phosphorylation [18]. LPS phosphorylates Ras and Raf-1, upstream-kinases of ERK, and, subsequently, this phosphorylation activates ERK [19,20]. The activation of ERK regulates the expression of TNF-α mRNA via the activator protein-1 transcription factor pathway [21-24]. Shishodia reported that cisplatin enhanced the phosphorylation of Ras in macrophages [25]. From these observations, our results indicated that ERK phosphorylation is needed for cisplatin-induced TNF-α mRNA expression in macrophages.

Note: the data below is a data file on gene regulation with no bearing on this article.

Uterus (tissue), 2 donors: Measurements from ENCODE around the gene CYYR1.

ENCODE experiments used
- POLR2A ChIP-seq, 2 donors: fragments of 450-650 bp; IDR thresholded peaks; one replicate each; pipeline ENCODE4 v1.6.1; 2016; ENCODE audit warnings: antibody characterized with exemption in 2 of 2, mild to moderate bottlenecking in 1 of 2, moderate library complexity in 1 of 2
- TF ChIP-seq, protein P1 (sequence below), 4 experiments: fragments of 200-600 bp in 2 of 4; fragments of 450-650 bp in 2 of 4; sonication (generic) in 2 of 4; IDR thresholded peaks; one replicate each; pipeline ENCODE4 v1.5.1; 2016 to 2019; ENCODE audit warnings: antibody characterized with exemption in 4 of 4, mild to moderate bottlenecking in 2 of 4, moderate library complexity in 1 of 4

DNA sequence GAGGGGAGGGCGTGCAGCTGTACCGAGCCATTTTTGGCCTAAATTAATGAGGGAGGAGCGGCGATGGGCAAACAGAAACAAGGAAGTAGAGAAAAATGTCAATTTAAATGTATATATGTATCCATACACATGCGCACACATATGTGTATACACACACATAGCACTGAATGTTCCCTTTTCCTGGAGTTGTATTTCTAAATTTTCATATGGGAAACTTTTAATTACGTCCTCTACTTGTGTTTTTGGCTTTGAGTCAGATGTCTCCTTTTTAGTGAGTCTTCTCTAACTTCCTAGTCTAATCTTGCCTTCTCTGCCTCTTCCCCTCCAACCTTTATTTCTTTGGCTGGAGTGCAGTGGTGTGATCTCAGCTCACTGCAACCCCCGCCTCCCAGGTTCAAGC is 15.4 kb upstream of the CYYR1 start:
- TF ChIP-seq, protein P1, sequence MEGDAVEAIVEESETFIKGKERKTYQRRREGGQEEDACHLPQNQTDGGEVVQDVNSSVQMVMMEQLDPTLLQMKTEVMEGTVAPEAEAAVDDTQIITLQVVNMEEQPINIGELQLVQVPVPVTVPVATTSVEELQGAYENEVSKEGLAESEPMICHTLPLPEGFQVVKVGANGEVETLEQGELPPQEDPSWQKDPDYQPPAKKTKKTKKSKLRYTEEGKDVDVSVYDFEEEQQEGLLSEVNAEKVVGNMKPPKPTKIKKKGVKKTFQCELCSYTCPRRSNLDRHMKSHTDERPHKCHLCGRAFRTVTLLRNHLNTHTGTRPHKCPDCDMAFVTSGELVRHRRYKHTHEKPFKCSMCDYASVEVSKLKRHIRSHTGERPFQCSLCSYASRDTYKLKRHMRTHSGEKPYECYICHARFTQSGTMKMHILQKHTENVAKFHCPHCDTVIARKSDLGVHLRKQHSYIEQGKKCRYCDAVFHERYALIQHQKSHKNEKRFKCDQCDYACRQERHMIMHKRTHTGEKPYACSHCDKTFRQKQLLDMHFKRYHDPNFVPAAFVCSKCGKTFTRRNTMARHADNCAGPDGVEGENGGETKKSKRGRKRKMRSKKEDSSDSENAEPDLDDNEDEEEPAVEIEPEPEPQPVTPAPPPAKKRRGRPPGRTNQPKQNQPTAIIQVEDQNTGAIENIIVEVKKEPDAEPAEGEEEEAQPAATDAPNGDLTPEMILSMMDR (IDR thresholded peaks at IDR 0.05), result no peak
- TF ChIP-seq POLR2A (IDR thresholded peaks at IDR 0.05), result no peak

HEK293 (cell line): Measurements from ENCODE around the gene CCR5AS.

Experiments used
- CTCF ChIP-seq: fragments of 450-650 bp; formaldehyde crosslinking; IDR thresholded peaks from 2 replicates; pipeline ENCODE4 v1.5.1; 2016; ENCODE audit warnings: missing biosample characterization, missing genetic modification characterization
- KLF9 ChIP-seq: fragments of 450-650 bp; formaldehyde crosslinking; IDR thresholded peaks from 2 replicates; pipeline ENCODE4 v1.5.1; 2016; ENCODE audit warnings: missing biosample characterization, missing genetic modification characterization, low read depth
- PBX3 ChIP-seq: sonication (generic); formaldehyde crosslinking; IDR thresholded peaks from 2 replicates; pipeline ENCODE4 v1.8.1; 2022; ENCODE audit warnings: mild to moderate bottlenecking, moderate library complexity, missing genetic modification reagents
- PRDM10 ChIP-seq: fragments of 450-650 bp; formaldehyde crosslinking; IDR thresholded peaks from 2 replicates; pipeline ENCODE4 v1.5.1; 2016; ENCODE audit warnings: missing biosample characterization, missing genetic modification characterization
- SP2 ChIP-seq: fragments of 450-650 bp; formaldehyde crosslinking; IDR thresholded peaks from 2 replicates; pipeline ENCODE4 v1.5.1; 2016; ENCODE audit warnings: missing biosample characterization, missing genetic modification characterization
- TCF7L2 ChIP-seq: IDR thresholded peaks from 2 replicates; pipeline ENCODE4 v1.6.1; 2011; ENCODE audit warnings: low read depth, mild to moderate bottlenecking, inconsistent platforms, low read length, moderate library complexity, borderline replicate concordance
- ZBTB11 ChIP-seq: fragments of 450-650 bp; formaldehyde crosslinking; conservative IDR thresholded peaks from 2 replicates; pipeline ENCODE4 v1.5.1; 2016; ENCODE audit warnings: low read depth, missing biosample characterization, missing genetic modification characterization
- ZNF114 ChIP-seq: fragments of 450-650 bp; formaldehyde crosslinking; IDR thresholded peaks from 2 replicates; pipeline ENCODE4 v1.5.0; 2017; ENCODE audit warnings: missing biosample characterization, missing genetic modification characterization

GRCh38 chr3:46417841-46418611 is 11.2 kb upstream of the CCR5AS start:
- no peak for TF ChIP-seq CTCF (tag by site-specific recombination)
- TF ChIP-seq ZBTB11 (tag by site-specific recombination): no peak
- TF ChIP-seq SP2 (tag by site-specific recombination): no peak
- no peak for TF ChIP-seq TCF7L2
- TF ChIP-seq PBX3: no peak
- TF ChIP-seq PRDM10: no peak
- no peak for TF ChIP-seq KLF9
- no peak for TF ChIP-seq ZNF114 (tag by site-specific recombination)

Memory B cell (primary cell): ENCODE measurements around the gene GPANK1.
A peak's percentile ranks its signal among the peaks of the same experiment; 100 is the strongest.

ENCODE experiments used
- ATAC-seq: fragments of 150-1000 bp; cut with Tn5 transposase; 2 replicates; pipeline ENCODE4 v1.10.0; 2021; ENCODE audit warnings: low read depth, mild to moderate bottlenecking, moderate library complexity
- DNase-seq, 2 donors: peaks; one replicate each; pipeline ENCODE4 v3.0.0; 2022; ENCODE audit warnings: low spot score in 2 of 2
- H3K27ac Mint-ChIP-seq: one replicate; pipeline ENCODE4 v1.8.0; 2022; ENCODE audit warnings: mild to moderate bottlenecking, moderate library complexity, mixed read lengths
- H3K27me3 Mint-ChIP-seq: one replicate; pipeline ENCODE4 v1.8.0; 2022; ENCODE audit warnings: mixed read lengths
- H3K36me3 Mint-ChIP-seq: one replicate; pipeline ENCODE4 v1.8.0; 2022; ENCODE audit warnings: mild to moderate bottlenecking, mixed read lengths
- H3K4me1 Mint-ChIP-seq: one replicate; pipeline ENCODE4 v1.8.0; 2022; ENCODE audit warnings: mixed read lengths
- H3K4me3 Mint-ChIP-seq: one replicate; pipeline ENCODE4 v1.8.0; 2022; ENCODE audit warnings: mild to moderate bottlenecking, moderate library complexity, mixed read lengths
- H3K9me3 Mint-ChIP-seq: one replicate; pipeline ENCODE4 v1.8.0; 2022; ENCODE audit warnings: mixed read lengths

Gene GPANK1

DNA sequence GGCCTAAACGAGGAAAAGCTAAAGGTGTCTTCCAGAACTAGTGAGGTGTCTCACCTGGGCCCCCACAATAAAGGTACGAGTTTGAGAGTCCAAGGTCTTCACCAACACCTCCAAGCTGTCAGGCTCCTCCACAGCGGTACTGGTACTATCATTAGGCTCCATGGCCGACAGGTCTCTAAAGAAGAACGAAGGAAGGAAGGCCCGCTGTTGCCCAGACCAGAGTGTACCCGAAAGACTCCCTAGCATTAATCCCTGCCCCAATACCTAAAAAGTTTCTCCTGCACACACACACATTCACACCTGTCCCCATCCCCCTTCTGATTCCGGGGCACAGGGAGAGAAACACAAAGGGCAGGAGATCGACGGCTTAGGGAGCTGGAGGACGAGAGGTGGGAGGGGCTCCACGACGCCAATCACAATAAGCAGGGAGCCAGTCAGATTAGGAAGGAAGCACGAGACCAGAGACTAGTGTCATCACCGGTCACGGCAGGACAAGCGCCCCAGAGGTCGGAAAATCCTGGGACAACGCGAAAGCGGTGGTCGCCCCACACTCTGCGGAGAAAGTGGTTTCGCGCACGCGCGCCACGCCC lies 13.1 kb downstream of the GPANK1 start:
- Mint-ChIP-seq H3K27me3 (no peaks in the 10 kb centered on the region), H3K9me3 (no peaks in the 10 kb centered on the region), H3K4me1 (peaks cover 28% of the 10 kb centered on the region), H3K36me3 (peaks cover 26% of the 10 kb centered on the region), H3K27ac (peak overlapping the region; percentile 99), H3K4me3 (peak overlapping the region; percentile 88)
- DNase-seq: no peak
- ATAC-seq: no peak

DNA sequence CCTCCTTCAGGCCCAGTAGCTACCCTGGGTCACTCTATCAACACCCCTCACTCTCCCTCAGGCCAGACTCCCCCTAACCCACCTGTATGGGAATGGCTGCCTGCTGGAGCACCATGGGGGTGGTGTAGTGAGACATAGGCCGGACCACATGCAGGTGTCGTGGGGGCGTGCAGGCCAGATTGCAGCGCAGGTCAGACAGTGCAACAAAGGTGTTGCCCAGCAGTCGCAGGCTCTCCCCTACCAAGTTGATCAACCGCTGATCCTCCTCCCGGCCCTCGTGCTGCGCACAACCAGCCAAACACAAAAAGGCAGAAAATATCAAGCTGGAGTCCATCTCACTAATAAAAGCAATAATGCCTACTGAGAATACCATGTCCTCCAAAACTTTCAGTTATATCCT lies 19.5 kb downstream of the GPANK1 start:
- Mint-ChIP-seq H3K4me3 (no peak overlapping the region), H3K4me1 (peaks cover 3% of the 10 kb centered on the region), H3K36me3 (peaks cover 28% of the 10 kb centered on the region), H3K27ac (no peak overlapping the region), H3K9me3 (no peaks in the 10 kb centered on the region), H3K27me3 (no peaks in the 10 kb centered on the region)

Several studies have shown that ROS leads to increases in the phosphorylation of ERK and p38 MAPK [26-28]. Cisplatin generates hydrogen peroxide (H2O2), a relatively long-lived species of ROS, in a variety of cells including macrophages [29,30]. From these findings, we hypothesized that cisplatin-induced TNF-α production in murine macrophages may be due to an increase in ERK and p38 MAPK phosphorylation by the H2O2 generated by cisplatin. We demonstrated that DMTU inhibited the expression of TNF-α mRNA and also decreased cisplatin-induced phosphorylation of ERK. Since DMTU, an agent with a long half-life and the ability to scavenge H2O2 and hydroxyl radicals selectively, can be highly and rapidly permeable to cell membranes, it has the ability to inhibit the inflammatory response caused by ROS generated within cells [31]. Taken together, ERK activation, induced by H2O2 and hydroxyl radicals and generated by cisplatin, is essential for the expression of the TNF-α mRNA and production of the TNF-α protein.